Those who report feeling consistently lonely and socially isolated between the ages of 45 and 64 have an increased risk of developing dementia later in life. However, the risk can be reversed if people embark on activities to expand their social lives and become less lonely.
Specific brain regions respond in opposing ways when exposed to emotional stimuli associated with loneliness and wisdom.
A new study reveals an increase in students reporting symptoms of depression, anxiety, and loneliness. 83% of students surveyed reported their mental health had impacted their academic performance within the past month.
Neuroimaging reveals several differences in the brains of lonely people, specifically in the default network. Researchers found greater gray matter density and stronger connectivity in the default networks of lonely people.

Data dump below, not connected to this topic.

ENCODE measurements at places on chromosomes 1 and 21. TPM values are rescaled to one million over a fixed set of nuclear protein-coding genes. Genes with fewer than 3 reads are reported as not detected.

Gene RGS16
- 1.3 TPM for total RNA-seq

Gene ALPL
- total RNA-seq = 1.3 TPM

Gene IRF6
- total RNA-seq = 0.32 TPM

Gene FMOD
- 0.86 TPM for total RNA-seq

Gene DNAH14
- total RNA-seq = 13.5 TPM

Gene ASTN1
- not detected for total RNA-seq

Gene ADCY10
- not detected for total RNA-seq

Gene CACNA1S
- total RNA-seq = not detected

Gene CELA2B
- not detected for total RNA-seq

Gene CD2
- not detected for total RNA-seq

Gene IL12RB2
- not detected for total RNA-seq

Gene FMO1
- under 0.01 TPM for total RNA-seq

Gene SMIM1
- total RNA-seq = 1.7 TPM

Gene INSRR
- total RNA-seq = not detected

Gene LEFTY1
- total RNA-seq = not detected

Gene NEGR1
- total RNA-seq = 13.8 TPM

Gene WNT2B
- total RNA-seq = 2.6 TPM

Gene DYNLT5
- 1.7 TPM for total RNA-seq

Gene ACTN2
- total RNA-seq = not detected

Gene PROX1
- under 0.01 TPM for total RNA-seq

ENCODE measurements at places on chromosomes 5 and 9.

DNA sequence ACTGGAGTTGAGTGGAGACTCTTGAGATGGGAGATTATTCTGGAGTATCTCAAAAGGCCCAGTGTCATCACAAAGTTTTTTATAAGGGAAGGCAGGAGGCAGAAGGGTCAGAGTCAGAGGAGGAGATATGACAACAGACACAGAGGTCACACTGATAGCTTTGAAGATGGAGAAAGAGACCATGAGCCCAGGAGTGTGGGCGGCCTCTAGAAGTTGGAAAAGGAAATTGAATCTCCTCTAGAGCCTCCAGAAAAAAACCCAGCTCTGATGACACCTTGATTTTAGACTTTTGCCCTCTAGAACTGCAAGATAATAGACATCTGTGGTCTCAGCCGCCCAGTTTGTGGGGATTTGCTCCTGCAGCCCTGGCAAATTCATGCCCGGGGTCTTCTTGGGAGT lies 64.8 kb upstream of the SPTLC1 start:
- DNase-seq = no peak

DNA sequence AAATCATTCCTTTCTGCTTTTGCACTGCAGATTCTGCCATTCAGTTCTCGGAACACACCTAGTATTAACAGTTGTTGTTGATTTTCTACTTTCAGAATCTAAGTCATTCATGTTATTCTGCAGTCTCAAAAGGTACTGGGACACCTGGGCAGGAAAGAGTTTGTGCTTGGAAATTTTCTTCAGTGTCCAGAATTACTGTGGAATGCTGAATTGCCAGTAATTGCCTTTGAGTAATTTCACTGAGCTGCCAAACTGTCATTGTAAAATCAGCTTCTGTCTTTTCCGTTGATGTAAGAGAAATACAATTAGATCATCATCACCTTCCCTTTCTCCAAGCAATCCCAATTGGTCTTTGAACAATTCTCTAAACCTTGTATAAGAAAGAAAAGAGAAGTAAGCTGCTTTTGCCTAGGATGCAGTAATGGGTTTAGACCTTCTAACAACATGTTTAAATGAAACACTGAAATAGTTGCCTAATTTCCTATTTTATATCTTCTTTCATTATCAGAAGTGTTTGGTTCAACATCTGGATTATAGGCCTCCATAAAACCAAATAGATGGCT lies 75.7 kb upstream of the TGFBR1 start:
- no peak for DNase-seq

People with Parkinson's disease who have less social interaction are at greater risk for developing more severe symptoms of the disease than those who are less lonely.
Study reports people with symptoms of COVID-19 are more likely to be lonely and develop general mental health disorders such as depression and anxiety. The risks are higher for women and young people.
In the medial prefrontal cortex, loneliness is associated with a reduced representational similarity between the self and others. Feeling socially disconnected may be mirrored by a self-representation of being a "loner."